SILVER SPRING, Maryland, Sept. 3, 2019 /PRNewswire-HISPANIC PR WIRE/ — Food safety helps keep food at its freshest, reduces food waste, and prevents food poisoning. September is National Food Safety Education Month and it’s a great time to learn (and practice!) the basics to keep your food safe.
For fun and educational resources on food safety from the farm to the processor to the retailer to your table, check out the Partnership for Food Safety Education’s Story of Your Dinner: http://www.fightbac.org/food-safety-education/the-story-of-your-dinner/. You will find videos, delicious recipes, activities for kids, food prep tips, and helpful tips on each of the four steps for food safety below.
Step 1: Clean
- Wash all produce thoroughly under running water
- Even if you do not plan to eat the skin, it is still important to wash produce first so dirt and bacteria are not transferred from the surface when peeling or cutting produce.
Step 2: Separate
- Step 2 actually starts in your shopping cart! Keep produce separate from meat, poultry, seafood and eggs in shopping carts and bags.
- When you get home, keep produce and other ready-to-eat foods in a separate area of the refrigerator from meat, poultry, seafood and eggs.
Step 3: Cook
- Check the temperature! Make sure food is cooked to a safe internal temperature before you eat it. Not sure what the correct temperature is? Here’s a quick reminder:
- Poultry should be cooked to 165° F.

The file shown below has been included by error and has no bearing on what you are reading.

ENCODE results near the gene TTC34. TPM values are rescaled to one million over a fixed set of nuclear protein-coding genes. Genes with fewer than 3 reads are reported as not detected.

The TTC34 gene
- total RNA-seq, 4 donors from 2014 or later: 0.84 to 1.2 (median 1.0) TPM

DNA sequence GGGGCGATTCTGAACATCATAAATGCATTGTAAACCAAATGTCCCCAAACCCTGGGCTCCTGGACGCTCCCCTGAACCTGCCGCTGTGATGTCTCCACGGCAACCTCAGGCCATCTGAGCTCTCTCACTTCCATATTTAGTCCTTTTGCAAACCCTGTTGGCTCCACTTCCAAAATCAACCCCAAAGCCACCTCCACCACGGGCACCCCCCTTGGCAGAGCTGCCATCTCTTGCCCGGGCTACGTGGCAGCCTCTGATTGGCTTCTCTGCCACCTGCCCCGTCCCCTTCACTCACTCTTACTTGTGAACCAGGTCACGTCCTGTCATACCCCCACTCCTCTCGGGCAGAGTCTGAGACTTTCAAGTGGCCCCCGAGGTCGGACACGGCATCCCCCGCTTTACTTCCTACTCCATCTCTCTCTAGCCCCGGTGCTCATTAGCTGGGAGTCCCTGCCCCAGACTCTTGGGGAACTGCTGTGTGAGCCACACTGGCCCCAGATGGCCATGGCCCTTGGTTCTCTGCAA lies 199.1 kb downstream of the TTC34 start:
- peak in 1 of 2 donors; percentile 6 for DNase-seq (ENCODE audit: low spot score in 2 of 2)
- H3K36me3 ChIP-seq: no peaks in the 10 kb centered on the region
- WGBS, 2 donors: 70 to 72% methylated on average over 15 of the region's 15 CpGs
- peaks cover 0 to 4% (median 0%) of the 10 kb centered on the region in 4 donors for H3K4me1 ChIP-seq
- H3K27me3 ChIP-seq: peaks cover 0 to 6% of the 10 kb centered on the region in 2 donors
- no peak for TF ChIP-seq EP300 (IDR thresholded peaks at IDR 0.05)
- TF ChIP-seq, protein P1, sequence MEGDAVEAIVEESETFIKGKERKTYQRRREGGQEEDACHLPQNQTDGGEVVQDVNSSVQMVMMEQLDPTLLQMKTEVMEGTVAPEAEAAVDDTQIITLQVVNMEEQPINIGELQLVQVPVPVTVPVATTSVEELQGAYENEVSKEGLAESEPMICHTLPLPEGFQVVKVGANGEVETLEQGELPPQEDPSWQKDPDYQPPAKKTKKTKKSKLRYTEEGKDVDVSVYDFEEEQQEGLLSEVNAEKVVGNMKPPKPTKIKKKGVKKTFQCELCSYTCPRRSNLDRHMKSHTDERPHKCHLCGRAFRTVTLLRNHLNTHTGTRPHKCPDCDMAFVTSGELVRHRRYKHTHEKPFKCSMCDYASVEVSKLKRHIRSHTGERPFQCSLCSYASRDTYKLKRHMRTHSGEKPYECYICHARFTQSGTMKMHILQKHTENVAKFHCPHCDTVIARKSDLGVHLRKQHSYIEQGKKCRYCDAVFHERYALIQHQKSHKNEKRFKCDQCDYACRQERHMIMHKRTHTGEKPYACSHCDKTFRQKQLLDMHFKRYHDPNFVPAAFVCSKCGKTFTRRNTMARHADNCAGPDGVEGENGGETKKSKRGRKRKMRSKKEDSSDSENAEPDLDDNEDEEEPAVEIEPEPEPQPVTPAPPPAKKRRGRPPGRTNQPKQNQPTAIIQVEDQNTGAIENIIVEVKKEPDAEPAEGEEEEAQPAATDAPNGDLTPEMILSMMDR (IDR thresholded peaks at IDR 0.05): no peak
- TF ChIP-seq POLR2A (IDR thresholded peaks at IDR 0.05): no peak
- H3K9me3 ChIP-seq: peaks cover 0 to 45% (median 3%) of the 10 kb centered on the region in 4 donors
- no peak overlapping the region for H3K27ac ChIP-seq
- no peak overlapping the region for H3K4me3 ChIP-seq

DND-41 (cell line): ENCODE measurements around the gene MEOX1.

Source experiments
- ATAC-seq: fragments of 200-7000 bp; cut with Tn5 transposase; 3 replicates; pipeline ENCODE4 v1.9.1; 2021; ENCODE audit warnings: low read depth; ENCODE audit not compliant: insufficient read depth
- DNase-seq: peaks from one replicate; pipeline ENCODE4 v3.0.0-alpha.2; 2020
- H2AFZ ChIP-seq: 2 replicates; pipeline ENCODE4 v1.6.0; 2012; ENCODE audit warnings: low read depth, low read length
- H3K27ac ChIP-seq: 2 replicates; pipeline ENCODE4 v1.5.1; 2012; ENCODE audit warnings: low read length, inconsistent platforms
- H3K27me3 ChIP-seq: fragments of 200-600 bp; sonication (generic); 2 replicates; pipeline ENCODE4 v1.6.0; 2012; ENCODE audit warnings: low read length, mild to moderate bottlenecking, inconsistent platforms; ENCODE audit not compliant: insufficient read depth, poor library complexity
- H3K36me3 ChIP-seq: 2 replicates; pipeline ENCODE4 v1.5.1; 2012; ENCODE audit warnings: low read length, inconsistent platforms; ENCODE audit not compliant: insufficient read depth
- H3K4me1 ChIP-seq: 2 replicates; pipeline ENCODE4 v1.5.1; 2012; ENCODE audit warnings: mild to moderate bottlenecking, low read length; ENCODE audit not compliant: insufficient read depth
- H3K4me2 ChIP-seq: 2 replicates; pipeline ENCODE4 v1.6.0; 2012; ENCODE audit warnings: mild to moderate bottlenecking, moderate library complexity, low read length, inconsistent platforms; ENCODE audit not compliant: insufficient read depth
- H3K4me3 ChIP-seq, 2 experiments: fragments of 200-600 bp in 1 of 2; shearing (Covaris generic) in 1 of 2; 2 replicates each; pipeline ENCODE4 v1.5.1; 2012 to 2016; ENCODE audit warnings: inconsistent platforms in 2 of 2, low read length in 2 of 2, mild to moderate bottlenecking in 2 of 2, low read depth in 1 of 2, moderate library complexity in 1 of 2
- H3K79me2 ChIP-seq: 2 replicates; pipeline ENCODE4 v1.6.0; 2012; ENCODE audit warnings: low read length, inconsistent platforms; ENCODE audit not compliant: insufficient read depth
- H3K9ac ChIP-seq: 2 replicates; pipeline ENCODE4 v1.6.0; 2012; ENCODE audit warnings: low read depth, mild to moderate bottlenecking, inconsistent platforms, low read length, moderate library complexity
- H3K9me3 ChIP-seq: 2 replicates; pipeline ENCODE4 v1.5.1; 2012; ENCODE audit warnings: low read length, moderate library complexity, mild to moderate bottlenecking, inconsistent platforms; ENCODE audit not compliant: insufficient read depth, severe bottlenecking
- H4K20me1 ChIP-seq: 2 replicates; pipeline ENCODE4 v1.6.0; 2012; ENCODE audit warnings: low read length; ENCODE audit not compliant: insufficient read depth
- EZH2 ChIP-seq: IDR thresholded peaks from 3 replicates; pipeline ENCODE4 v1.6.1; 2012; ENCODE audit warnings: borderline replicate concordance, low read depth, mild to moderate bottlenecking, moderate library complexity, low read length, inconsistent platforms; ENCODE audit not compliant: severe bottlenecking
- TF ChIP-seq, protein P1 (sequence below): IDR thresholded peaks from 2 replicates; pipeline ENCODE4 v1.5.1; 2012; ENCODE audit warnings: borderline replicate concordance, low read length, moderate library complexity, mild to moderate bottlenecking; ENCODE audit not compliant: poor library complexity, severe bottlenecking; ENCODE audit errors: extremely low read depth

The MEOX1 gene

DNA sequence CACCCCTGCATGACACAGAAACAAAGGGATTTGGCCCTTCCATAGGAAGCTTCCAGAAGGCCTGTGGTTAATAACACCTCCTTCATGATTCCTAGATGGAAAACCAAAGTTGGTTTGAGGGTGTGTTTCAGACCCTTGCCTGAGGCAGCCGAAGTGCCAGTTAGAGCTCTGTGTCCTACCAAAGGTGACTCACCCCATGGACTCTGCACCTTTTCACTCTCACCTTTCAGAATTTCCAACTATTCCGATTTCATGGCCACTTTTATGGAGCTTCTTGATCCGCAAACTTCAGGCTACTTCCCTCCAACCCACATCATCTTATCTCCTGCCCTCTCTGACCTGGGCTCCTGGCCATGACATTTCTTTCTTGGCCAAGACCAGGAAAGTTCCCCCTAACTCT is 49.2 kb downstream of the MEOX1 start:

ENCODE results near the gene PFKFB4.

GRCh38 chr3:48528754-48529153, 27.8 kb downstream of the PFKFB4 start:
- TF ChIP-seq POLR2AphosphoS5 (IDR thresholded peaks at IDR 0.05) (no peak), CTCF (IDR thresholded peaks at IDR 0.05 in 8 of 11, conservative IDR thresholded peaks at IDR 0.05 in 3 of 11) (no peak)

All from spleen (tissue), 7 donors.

- Ground meat, meat mixtures, and egg dishes should be cooked to 160° F.
- Beef, pork, ham, should be cooked to 145° F and allowed to rest for three minutes.
- Fish and seafood should be cooked to 145° F.
Step 4: Chill
- Refrigerate or freeze meat, poultry, eggs, seafood, and other perishables within 2 hours of purchasing or cooking (or 1 hour if kept in air temperatures above 90° F).
- Never thaw food on your countertop! For defrosting, stick to using the fridge, immersing food in cold water or using cold running water, or thaw during cooking, such as thawing in the microwave and immediately cooking
For more information on food safety, visit FDA’s Education Resource Library to download or order materials and check out the newly redesigned www.foodsafety.gov, the main federal web site for food safety information. The redesign includes updated material for people most likely to become seriously ill from foodborne infections, such as pregnant women, young children, and people with immune systems weakened because of age or chronic illness. You will also find information on food safety by types of food, like meat, dairy, seafood, fruits, and vegetables.
Contact: Media: 1-301-796-4540; Consumers: 1-888-SAFEFOOD (toll free)
SOURCE U.S. Food and Drug Administration